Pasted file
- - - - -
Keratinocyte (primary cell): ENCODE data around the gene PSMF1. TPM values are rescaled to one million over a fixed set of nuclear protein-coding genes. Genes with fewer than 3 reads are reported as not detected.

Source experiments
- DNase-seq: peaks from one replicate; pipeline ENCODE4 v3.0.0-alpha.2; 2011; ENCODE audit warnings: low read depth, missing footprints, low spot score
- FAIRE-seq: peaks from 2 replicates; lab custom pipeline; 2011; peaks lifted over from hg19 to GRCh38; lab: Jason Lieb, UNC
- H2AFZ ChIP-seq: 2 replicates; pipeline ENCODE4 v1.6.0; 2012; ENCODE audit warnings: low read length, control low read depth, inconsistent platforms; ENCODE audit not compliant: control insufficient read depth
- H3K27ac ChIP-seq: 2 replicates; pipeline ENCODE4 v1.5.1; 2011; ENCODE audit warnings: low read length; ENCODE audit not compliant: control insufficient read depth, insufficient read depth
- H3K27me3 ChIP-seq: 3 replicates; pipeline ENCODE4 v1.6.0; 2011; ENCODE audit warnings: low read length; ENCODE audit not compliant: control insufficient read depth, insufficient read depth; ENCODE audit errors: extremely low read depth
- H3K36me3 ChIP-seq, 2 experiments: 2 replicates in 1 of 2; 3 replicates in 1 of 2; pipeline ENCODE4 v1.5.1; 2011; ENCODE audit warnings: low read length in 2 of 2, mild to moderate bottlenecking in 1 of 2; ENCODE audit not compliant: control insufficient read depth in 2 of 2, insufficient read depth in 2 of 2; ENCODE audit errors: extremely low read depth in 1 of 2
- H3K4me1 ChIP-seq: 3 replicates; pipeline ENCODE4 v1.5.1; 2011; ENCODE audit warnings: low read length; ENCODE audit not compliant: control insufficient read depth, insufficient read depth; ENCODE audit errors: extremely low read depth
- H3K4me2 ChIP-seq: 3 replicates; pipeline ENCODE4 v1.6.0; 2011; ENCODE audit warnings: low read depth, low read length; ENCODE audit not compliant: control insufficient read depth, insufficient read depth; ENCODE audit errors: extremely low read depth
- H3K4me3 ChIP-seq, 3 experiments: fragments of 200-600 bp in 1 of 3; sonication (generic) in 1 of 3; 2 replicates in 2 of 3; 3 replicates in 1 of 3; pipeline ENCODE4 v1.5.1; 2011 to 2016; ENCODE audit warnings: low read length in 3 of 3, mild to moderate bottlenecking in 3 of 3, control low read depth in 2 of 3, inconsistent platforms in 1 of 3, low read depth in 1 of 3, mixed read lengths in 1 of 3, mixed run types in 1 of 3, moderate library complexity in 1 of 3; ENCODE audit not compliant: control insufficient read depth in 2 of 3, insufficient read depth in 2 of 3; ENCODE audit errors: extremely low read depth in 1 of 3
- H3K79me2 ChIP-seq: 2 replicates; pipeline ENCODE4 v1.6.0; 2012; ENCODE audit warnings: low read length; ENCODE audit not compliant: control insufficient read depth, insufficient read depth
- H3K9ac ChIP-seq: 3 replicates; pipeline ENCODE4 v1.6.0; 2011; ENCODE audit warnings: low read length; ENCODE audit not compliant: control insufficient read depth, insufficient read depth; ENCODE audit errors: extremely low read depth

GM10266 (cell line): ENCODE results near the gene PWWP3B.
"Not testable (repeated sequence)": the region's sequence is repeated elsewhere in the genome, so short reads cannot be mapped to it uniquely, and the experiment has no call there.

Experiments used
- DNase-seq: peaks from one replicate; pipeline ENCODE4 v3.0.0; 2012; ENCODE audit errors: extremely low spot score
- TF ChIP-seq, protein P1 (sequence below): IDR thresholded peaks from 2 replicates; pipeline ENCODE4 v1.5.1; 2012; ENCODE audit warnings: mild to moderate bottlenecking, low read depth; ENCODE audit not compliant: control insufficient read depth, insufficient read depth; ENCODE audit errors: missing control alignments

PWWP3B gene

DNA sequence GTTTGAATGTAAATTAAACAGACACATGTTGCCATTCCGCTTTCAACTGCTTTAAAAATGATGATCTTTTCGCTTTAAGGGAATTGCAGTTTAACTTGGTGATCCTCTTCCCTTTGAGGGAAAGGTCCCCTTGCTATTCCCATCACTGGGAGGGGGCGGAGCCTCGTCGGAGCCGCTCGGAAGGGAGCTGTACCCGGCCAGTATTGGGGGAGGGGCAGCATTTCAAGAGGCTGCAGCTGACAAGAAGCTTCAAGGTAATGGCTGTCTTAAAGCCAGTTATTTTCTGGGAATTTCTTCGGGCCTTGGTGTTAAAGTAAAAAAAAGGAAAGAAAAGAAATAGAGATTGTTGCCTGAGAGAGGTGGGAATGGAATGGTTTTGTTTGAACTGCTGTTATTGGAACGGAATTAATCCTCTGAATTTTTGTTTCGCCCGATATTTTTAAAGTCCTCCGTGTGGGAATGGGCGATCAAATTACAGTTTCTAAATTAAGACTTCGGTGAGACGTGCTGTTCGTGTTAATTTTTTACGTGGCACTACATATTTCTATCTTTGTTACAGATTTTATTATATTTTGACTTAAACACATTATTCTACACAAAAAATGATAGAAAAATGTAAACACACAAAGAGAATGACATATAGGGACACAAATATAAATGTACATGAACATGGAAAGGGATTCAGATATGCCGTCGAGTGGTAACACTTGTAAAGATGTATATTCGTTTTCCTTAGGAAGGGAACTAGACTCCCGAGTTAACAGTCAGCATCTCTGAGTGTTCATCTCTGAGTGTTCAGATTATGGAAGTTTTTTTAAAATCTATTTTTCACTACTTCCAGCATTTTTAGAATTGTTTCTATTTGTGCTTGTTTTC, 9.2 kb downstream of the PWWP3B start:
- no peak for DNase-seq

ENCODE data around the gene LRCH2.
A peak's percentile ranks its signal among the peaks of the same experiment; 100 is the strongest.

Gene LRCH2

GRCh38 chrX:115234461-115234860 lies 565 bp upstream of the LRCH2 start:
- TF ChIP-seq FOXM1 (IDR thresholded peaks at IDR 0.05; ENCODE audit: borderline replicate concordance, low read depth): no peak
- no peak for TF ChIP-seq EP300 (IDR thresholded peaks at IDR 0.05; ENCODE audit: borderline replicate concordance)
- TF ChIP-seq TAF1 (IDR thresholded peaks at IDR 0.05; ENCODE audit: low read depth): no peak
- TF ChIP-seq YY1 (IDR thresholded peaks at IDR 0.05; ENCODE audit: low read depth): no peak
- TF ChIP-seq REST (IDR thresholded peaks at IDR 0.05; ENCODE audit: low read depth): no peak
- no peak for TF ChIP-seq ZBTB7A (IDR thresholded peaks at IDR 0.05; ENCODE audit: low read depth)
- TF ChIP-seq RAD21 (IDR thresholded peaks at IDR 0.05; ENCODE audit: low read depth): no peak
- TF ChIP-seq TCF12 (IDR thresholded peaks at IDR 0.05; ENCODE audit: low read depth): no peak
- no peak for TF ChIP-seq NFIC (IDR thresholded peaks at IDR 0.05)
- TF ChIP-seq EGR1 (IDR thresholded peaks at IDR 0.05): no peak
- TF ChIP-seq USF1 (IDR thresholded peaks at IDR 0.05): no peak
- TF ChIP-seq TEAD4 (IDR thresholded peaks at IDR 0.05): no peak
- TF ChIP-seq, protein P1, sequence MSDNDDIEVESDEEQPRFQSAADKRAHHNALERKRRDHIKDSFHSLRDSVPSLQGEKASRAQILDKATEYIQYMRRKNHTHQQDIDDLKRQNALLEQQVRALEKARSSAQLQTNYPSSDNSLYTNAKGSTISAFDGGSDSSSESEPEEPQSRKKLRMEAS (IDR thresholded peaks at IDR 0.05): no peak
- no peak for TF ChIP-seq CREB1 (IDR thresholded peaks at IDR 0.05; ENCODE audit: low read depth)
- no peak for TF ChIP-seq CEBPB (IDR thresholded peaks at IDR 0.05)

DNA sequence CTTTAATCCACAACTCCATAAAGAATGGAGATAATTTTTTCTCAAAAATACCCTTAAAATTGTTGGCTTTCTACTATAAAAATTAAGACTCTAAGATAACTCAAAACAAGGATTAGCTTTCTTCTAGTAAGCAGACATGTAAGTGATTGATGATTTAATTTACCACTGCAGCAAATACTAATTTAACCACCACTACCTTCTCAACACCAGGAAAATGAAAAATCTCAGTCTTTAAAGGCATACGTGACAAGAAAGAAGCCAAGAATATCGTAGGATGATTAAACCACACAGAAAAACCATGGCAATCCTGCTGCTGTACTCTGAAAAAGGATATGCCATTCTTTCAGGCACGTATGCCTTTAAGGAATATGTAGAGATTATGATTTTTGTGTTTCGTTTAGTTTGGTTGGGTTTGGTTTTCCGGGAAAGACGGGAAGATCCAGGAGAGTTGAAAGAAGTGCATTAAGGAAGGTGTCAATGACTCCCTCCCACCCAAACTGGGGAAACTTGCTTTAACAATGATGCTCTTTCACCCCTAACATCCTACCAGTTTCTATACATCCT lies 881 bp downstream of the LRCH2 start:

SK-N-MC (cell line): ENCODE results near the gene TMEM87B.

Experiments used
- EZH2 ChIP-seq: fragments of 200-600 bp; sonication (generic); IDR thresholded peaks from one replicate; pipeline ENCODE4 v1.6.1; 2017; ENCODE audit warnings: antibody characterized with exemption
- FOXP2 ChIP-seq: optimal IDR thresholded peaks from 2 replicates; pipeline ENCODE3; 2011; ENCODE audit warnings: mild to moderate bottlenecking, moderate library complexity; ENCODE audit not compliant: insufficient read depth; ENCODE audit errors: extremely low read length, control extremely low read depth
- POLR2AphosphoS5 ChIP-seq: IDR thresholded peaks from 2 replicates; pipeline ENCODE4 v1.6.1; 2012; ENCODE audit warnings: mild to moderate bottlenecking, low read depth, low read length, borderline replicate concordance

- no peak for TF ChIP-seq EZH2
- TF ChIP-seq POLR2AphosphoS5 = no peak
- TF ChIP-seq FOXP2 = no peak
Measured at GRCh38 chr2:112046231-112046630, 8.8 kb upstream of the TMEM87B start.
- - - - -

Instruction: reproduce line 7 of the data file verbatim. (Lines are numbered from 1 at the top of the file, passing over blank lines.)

- H3K27me3 ChIP-seq: 3 replicates; pipeline ENCODE4 v1.6.0; 2011; ENCODE audit warnings: low read length; ENCODE audit not compliant: control insufficient read depth, insufficient read depth; ENCODE audit errors: extremely low read depth